Herm Edwards decided not to trust the unit that help propelled his team into the rankings. Instead, he picked to send his offense out backed up in its territory and faced against a fourth and 19.
With fans’ hands pressed against their faces, hoping for the best, prepared for the worst, they witnessed no miracle. Jayden Daniels searched for a receiver, but nothing opened up. Hit as he threw, the ball spun well short of the first down without a Sun Devil in sight.
The decision, surely to be questioned by some, probably goes down as the right one. Colorado’s first sack of the night created the desperation situation for Sun Devils, and forced Edwards to spend his first of three valuable timeouts with under two minutes left in the contest.
Edwards watched his team fall for the first time this season in Arizona State’s (3-1, 0-1 Pac-12) 34-31 loss to Colorado (3-1, 1-0). He also witnessed his defense allow nearly twice as many points as it had the previous three weeks combined.
“You ate some humbled pie,” said Edwards on his message to his defense. “...I think when you go through a game like this where it’s an offensive show..you got to look at it and got to get it corrected.”
Colorado’s pace caused issues for the stout defensive group.
“We have to do a better job when they go tempo of getting line up faster,” Tillman safety Evan Fields said. “That’s probably the biggest thing, I feel like once they started going fast we didn’t have enough urgency to get lined up, so they got us out of place and made some plays like that.”
The Buffaloes sent a message from the start it was ready for a pound-for-pound offensive fight. The Ralphie squad rushed out to a 14-0 lead, with an answer to every punch the Sun Devils fired back.
“We knew coming in, this was a very good offense that we were facing,” Edwards said. “We were going to have to score some points. Defensively, I did not think that we were going to allow them the first four-or-five possessions to go down and score on us.”
Despite the Buffaloes losing star wide receiver Laviska Shenault after he had one touch, other players filled in nicely. Tony Brown took charge, he beat cornerback Jack Jones twice, once with speed and another other by strength. With three touchdowns and 122 yards later, Brown simply replaced Shenault who scored four times in Colorado’s win last season over the Sun Devils.
Nevertheless, defenders can’t guard receivers forever. Multiple times Colorado quarterback Steven Montez extended plays for chunks. The Sun Devils struggled with the in-between decisions with Montez near the line of scrimmage and staying attached to their receiver. On Brown’s first touchdown of the night, a 29-yard score, proved to be the prime example as he was wide open after a defender went for Montez.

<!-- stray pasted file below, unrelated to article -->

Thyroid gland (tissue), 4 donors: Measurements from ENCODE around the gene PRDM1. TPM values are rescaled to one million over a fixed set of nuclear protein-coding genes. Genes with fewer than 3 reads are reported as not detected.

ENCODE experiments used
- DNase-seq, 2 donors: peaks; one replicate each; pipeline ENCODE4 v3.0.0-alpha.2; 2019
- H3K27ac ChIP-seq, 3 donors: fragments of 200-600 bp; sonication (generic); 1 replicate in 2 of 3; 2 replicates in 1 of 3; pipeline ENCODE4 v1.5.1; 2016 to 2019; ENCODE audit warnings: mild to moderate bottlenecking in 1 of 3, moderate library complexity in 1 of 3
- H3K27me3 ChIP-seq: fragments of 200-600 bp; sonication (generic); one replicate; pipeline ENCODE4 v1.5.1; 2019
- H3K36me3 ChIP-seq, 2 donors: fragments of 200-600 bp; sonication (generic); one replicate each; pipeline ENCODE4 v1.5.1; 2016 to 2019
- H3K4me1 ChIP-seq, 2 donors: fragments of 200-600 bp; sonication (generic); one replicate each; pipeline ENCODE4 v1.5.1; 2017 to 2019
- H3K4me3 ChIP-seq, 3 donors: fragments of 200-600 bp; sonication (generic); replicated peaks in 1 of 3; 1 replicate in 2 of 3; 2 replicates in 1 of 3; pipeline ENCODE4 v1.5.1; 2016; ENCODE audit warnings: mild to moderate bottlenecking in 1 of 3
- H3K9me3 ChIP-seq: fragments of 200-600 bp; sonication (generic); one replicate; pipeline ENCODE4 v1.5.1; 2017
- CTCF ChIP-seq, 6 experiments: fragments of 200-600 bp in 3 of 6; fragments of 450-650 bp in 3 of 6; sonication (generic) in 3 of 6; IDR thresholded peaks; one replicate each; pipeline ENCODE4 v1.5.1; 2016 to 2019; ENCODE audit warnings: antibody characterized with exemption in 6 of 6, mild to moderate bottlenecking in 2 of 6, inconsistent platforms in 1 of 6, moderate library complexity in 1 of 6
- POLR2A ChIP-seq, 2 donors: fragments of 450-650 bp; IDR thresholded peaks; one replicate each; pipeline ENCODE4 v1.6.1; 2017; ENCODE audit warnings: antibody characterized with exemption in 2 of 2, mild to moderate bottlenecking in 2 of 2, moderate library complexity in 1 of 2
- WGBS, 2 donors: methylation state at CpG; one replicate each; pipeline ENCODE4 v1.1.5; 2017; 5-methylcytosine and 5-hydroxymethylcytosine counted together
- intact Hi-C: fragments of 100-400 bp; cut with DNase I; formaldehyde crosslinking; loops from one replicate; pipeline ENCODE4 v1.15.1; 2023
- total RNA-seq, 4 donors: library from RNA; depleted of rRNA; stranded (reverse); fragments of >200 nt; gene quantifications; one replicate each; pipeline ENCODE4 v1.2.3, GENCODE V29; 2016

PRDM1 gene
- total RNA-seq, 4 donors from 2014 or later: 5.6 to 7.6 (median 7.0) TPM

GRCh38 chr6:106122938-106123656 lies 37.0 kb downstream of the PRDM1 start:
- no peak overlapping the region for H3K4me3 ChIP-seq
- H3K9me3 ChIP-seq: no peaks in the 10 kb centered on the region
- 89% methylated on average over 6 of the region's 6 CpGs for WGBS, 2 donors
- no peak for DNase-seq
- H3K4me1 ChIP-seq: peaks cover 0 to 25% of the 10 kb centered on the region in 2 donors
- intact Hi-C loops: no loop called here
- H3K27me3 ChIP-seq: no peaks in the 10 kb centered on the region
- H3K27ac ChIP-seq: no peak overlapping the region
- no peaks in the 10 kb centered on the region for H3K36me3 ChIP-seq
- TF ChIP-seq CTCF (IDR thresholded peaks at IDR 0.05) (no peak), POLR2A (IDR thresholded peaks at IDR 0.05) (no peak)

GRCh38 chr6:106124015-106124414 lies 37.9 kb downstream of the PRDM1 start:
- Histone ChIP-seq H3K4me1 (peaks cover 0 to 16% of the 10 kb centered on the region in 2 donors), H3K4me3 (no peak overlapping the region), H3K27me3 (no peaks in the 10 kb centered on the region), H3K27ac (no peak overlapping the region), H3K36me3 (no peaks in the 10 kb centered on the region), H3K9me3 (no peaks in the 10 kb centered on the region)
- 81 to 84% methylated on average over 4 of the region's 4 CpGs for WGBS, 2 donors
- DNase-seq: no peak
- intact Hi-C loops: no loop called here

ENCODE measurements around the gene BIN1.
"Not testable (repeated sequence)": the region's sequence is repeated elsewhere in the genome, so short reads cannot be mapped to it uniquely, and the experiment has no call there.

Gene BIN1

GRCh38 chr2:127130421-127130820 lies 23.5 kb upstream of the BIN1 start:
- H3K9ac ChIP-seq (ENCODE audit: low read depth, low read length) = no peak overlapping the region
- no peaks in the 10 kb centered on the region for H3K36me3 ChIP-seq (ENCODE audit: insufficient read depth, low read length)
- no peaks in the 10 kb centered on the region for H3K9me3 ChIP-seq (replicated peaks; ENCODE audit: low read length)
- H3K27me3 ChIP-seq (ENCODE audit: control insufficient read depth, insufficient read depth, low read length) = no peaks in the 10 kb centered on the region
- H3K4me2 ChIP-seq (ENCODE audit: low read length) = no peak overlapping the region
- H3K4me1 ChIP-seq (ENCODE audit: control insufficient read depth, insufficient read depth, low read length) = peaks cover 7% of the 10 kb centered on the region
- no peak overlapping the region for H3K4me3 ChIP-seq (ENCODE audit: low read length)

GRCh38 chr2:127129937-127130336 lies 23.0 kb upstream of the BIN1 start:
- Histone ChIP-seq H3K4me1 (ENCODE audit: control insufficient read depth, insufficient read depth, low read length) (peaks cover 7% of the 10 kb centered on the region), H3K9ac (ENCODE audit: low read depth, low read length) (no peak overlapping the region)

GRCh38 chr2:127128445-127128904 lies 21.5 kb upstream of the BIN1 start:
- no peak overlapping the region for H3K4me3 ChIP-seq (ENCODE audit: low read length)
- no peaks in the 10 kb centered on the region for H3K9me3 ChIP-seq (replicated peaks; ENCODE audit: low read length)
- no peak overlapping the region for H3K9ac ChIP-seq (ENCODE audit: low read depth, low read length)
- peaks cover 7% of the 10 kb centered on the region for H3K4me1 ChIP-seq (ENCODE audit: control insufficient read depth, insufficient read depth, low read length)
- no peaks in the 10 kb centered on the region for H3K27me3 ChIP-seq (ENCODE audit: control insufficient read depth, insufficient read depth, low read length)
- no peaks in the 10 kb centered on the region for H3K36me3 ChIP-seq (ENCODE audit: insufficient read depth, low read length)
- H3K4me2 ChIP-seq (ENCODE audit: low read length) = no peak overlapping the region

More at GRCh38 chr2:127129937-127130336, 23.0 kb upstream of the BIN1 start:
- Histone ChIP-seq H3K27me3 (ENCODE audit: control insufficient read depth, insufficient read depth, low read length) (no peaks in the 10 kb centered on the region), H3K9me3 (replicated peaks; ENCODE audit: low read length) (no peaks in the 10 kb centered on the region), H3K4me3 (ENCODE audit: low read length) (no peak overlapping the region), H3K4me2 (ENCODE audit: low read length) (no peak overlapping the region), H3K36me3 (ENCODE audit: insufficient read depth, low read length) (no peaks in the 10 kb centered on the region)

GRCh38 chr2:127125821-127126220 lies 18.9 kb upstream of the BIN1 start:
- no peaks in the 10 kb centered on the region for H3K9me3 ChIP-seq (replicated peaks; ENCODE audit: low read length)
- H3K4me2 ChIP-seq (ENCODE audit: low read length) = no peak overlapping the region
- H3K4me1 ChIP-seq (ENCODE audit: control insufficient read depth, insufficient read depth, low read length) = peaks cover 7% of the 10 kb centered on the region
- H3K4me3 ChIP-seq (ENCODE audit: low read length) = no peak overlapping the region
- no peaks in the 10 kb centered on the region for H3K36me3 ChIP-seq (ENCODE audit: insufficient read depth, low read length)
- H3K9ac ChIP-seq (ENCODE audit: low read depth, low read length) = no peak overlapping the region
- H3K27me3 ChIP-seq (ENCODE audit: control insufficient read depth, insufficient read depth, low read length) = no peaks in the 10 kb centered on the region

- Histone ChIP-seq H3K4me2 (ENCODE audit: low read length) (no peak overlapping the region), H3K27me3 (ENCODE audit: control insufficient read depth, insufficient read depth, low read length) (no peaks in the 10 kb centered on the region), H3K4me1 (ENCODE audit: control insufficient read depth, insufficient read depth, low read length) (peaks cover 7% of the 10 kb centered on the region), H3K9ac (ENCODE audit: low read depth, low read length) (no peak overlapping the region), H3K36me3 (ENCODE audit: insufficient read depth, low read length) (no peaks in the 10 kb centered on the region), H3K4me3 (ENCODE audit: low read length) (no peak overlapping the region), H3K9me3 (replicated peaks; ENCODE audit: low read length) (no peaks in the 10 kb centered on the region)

Without a single sack, it’s easy to rewatch Montez’s highlights and come to the conclusion of why he had 337 passing yards and three touchdowns. A lack of pressure.
“The key to the game was this. The quarterback had a lot of time to throw the ball,” Edwards said. “That’s not fun with a quarterback that can throw the ball like this guy. We got to find a way to get to the quarterback, if you don’t, it’s going to be a long year.”
Down 14, Edwards turned to his quarterback for a sign of life, and he got it.
Daniels fit a tight spiral to Brandon Aiyuk between two defenders, a throw removed from an overshot of a guaranteed touchdown. Aiyuk, on a career night of nine catches and 122 yards, took off on the runway to fly into the end zone for a 53-yard touchdown. It’d be Daniels’ first bullet in the eventual shootout.
Late in the fourth quarter, Daniels had stood toe-to-toe with his counterpart, Montez. This time however, Daniels had the chance to put the game in his favor. The defense proved a stop, a rarity on Saturday, allowed the Sun Devils to push ahead in a 31-31 tie with 12:07 to go.
It appeared Daniels prepped to lead another comeback, glimmered hope with three straight completions to put the Sun Devils in the Buffaloes’ side of the field. His next throw resulted in his most crucial mistake in Tempe to date.
His first-down pass intended for Kyle Williams, ended in the grasp of Buffalo defensive back Derrion Rakestraw for an interception. The momentum changed in a flash.
“The coverage was pretty good, he tried to fit it in there tight,” Edwards said. “The guy made a good play.”
Daniels took blame for missed throws and the interception, but even he realized it’s hard to blame the offense that put up 31 points.
“We had everything there, we had a game plan,” Daniels said. “It was just a matter of missed throws, missed assignments. In the second had they started bringing a lot more pressure, tried to get me off my spot. So I mean just sitting there and sticking to the game plan. I feel like we did a pretty good job of it and (there were) just a couple plays that could have made the difference in the game.”
His perfect ball to Frank Darby to tie the game will be forgotten. Two beautiful passes to pick up third downs to Aiyuk and Ricky Pearsall distant memories. The interception won’t escape minds, his first taste of the low side of being a quarterback in a night that blame shouldn’t be shed his way.
Daniels can only control himself. The offense can’t play defense and vice versa. Headed for Cal, Arizona State searches for a balanced attack from each group against a stingy undefeated Cal team next Friday.